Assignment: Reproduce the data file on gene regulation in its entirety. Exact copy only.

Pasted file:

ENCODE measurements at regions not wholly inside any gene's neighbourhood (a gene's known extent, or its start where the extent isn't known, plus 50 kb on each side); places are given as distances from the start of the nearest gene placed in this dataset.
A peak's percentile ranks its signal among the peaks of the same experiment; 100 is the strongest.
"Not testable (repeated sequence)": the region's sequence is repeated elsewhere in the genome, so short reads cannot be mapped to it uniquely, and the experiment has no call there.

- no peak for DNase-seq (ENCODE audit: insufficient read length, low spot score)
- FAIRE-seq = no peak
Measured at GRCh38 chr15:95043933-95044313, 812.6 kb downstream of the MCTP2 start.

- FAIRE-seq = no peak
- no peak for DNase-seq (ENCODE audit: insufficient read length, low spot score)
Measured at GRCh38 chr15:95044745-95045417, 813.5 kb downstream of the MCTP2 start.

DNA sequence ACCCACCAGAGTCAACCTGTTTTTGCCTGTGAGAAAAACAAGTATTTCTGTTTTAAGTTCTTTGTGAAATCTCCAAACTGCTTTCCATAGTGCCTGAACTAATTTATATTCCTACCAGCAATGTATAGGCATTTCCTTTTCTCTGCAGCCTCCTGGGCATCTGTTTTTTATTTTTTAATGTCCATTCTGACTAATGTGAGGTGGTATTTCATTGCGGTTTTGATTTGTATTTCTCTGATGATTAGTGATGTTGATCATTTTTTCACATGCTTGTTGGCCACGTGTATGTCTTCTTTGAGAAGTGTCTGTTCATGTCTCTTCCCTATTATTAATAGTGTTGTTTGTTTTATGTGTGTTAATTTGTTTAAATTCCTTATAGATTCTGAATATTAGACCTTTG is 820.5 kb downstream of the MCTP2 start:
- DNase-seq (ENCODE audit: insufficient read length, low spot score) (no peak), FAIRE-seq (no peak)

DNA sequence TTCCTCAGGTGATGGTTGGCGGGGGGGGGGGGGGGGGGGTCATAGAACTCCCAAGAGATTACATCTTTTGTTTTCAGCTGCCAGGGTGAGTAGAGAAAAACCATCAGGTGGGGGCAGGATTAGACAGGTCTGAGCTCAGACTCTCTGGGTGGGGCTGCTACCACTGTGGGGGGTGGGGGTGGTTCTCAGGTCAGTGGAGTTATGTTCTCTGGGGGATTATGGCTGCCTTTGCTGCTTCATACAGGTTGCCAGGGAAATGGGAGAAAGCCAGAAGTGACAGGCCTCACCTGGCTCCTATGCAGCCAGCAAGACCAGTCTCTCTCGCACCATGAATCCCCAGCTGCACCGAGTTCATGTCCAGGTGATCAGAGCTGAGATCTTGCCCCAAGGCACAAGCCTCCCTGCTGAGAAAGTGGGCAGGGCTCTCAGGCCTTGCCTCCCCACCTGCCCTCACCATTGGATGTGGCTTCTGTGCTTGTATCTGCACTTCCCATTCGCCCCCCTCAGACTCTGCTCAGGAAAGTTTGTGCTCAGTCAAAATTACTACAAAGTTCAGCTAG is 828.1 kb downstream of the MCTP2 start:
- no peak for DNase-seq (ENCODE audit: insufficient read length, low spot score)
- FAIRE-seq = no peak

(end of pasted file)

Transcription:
ENCODE measurements at regions not wholly inside any gene's neighbourhood (a gene's known extent, or its start where the extent isn't known, plus 50 kb on each side); places are given as distances from the start of the nearest gene placed in this dataset.
A peak's percentile ranks its signal among the peaks of the same experiment; 100 is the strongest.
"Not testable (repeated sequence)": the region's sequence is repeated elsewhere in the genome, so short reads cannot be mapped to it uniquely, and the experiment has no call there.

- no peak for DNase-seq (ENCODE audit: insufficient read length, low spot score)
- FAIRE-seq = no peak
Measured at GRCh38 chr15:95043933-95044313, 812.6 kb downstream of the MCTP2 start.

- FAIRE-seq = no peak
- no peak for DNase-seq (ENCODE audit: insufficient read length, low spot score)
Measured at GRCh38 chr15:95044745-95045417, 813.5 kb downstream of the MCTP2 start.

DNA sequence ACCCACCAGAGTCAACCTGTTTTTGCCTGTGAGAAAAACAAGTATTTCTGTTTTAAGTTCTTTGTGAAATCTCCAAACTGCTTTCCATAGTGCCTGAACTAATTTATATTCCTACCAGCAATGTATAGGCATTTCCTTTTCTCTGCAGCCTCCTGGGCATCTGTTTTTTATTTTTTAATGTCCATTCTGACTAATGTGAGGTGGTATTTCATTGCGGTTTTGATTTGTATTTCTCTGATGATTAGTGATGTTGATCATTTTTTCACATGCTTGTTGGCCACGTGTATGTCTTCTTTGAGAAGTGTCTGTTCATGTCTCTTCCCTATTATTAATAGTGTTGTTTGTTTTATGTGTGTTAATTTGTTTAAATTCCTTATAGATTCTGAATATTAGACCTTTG is 820.5 kb downstream of the MCTP2 start:
- DNase-seq (ENCODE audit: insufficient read length, low spot score) (no peak), FAIRE-seq (no peak)

DNA sequence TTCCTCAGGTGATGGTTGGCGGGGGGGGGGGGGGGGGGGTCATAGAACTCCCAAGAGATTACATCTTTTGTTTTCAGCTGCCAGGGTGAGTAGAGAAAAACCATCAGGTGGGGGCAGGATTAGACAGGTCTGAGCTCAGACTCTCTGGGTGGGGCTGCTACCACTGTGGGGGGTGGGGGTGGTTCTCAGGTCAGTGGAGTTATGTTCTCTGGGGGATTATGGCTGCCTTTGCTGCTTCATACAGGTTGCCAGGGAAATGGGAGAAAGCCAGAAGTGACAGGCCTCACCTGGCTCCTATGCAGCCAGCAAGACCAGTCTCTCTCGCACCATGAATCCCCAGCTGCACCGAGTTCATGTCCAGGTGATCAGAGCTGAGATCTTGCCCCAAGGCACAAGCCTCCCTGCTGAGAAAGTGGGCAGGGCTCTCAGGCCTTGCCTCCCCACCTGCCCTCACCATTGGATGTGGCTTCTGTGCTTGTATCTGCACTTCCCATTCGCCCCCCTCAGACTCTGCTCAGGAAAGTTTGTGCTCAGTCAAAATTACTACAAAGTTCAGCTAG is 828.1 kb downstream of the MCTP2 start:
- no peak for DNase-seq (ENCODE audit: insufficient read length, low spot score)
- FAIRE-seq = no peak